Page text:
This is a high­light on the GLE, a pro­duc­tion first, and is a com­plex al­go­rithm in­volv­ing pow­er­ful soft­ware and fast re­act­ing hard­ware. Cou­pled with the 48-volt KERS-type of sys­tem the E- ABC reads the road ahead us­ing cam­eras placed in the rear view mir­ror cowl in the cen­tre of the wind­screen. It forms an im­age and uses the al­go­rithm to stiffen or raise the ve­hi­cle for the up­com­ing bump, curve, or ditch. The steer­ing wheel an­gle is also read at this time giv­ing the E-ABC enough data to pre­pare. Once all the data is in, the four high-volt­age mo­tors pump hy­draulic fluid into the newly de­vel­oped dampers and ei­ther tighten, slacken, raise or lower each in­di­vid­ual wheel as re­quired within one mil­lisec­ond. Yes, that's right. A thou­sandth of a sec­ond. As fast as you could pos­si­bly imag­ine. It takes 300 mil­lisec­onds to blink fast. So imag­ine the speed and ac­cu­racy of the sys­tem. In case you get stuck in the sand or snow the E Ac­tive Body Con­trol has a pro­gram that will bounce the body for 45 se­conds or un­til you are freed, which­ever is sooner. You can also lower or raise each wheel as re­quired through the E-ABC menu on this GLE. Un­for­tu­nately E-ABC is not an op­tion for In­dia at this point, but a good pos­si­bil­ity in the fu­ture. My ex­pe­ri­ence with it was great on well-sur­faced curves es­pe­cially the very tight ones. But if the car sees a rough sur­face and you go in too fast into a tight cor­ner, it gets a bit con­fused and throws the body around for no ap­par­ent rea­son.

This new GLE is BIG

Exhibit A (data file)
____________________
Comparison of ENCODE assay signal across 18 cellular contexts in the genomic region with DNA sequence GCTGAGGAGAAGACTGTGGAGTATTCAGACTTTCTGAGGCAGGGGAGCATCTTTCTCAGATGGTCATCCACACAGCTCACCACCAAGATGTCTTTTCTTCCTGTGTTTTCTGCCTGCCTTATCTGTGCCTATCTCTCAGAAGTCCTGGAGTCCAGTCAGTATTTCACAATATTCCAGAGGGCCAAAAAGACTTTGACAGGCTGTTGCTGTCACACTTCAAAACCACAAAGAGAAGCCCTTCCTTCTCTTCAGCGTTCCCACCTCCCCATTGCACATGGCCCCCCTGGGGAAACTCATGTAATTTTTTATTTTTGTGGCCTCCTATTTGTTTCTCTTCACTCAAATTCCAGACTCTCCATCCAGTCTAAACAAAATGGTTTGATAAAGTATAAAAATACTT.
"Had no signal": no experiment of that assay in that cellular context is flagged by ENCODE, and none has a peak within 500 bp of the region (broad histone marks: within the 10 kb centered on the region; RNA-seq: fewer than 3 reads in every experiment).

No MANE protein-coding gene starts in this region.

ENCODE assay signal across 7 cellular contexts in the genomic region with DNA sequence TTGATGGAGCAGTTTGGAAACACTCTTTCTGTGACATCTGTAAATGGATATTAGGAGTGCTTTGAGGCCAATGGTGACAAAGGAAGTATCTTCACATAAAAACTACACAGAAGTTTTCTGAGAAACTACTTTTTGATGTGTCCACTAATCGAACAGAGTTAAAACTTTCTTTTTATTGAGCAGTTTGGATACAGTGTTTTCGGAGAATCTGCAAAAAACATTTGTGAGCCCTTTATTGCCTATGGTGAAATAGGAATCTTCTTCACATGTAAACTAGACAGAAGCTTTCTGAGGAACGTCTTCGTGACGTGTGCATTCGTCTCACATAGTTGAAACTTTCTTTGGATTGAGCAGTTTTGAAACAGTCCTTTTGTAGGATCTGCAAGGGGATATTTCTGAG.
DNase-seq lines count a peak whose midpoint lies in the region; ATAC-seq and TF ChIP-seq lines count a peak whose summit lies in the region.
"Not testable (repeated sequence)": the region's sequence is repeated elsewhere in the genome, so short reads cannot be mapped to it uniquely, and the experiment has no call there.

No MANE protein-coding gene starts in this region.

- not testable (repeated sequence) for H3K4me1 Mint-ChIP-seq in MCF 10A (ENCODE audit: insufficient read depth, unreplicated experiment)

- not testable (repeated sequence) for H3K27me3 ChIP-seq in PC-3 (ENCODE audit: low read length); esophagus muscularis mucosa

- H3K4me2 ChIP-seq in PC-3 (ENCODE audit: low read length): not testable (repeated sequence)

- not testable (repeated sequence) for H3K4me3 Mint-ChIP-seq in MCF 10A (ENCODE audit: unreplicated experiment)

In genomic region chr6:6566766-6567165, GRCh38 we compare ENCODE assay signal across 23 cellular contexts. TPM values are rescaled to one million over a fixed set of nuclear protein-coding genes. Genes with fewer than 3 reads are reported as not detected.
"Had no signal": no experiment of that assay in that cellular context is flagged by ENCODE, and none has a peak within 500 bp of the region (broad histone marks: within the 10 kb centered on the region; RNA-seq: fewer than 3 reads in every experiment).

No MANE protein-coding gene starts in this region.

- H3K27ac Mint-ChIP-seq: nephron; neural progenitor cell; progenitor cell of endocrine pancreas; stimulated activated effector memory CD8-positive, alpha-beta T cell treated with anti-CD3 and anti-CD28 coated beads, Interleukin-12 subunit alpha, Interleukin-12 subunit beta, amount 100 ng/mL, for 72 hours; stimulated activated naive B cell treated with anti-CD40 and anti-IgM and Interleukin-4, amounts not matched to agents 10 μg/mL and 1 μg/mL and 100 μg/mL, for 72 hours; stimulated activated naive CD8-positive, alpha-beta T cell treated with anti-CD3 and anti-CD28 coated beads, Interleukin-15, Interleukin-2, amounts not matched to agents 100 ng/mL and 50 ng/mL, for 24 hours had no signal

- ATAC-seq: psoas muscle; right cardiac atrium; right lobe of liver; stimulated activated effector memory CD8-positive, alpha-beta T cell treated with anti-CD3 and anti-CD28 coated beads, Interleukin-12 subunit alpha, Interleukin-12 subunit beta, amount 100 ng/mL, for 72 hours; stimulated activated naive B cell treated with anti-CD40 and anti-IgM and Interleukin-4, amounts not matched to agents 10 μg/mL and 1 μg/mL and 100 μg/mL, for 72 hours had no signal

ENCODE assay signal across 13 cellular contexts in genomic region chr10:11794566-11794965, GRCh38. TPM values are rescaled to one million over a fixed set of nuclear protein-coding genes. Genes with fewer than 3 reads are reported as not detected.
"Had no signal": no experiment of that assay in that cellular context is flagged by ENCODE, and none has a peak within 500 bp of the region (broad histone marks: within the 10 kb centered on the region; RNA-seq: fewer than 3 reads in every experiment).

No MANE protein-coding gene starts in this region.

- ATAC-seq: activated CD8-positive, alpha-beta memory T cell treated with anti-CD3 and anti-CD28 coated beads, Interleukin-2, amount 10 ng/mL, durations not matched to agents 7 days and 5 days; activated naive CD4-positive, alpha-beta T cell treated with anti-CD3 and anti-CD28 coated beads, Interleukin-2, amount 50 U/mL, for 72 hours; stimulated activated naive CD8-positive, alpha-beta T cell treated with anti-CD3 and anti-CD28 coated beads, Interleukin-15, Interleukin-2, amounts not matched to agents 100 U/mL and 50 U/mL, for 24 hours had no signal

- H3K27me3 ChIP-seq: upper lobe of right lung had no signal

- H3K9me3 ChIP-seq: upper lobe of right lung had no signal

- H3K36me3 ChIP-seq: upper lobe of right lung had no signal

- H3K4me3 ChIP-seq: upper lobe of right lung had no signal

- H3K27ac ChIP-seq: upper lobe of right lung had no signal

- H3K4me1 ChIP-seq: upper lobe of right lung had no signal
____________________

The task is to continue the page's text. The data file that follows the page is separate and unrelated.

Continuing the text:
Well, in Texas where we drove it, ev­ery­thing is a bit BIG­GER so it didn't feel so. But be­lieve me in In­dia, when it stands be­sides the com­pact cars you will feel the size. The front of the car has the new fam­ily re­sem­blance with an im­pos­ing grill with the large three-pointed star amidst. The star how­ever is not just all show, it houses all the radar and mon­i­tor­ing gad­getry. Hid­den be­hind this im­pos­ing fa­cade is an in­tel­li­gent mod­u­lar aero-im­prov­ing mech­a­nism that al­ters the amount of air that is al­lowed to en­ter the en­gine bay, strik­ing a bal­ance be­tween cool­ing the en­gine and push­ing air be­low and around the body to lower cabin noise and im­prove aero­dy­nam­ics. Mercedes have paid as much at­ten­tion to the aero on this model as they would to a su­per­car! A com­bi­na­tion of flared arches and stag­gered wheel sizes on some mod­els, make it look very sporty. Un­der­stated rear tail lamps have small, in­te­grated fins to push the air around the car, fur­ther re­duc­ing drag and noise. Neat, and a pleas­ant change to the

in-your-face rear light ar­range­ment in more modern cars. Very func­tional small spoiler adds to the sporty stance. LED head­lights up front pro­vide day­light-like vi­sion with a sooth­ing tem­per­a­ture and tint.